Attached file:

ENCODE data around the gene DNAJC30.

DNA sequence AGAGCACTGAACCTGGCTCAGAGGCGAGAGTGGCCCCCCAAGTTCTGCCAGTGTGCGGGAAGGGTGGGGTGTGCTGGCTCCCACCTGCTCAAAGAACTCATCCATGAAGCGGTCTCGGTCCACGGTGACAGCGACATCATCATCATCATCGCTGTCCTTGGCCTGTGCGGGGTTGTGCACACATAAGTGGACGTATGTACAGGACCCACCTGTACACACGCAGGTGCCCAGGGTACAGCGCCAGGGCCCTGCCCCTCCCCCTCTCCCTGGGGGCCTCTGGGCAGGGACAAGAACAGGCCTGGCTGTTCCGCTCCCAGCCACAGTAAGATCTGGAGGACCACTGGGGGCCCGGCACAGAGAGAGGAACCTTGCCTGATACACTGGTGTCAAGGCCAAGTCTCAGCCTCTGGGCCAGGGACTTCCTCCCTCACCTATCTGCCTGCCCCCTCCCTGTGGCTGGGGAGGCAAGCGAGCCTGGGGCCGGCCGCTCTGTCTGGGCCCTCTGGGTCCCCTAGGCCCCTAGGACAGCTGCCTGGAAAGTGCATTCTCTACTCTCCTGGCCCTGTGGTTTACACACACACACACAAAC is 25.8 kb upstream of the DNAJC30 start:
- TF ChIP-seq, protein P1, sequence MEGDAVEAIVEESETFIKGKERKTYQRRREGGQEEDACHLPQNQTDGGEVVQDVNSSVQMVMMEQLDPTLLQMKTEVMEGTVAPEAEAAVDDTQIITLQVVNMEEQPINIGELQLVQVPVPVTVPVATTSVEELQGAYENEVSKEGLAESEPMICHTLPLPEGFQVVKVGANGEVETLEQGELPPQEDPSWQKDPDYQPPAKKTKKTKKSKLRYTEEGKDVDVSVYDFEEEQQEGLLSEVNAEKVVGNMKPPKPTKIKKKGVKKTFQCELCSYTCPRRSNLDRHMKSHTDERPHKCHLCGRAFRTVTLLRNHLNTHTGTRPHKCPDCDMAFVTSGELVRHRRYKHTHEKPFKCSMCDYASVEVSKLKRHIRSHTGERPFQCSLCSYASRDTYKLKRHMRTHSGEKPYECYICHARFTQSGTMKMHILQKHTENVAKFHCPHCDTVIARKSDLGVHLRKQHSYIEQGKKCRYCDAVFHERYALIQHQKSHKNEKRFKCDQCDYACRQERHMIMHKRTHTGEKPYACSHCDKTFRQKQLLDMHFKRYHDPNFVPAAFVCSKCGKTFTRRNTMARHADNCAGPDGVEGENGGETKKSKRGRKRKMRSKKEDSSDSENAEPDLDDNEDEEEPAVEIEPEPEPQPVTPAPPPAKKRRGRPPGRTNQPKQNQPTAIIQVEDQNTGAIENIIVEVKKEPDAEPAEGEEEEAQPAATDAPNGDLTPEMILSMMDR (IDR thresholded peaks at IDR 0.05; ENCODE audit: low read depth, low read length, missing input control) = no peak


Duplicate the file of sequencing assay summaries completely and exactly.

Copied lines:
ENCODE data around the gene DNAJC30.

DNA sequence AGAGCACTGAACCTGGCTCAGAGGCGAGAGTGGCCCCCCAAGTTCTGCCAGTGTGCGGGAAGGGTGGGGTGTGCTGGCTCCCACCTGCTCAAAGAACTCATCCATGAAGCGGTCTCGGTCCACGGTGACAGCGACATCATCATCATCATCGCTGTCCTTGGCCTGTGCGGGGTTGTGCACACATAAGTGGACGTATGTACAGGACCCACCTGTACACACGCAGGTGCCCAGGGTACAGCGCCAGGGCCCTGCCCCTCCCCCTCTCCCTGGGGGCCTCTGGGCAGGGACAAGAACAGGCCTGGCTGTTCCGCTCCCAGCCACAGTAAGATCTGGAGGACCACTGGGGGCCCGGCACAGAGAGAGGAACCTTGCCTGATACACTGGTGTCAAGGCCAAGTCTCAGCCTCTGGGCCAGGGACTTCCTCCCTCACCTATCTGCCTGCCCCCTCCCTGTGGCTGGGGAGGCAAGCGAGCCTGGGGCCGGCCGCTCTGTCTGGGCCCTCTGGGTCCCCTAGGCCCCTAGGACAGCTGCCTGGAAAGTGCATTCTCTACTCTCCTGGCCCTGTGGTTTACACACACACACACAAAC is 25.8 kb upstream of the DNAJC30 start:
- TF ChIP-seq, protein P1, sequence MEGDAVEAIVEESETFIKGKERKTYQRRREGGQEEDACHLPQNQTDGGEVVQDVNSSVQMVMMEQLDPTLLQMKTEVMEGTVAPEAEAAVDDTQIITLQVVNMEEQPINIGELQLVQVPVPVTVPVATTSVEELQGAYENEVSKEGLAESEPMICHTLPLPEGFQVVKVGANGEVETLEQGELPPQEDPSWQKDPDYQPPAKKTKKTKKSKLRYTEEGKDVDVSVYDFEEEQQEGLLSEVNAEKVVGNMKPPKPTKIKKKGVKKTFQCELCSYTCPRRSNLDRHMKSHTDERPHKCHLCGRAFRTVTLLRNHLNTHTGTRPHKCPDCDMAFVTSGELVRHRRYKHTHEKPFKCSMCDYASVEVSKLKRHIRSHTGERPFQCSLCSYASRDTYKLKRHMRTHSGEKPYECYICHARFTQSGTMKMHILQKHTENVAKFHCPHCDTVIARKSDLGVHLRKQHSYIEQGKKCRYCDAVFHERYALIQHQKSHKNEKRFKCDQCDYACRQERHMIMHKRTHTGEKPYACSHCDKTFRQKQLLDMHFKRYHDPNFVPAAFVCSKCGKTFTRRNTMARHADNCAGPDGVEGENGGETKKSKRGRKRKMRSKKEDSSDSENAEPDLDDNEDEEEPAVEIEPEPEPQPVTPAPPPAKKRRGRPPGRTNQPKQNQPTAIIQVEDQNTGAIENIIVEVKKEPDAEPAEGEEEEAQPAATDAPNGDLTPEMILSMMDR (IDR thresholded peaks at IDR 0.05; ENCODE audit: low read depth, low read length, missing input control) = no peak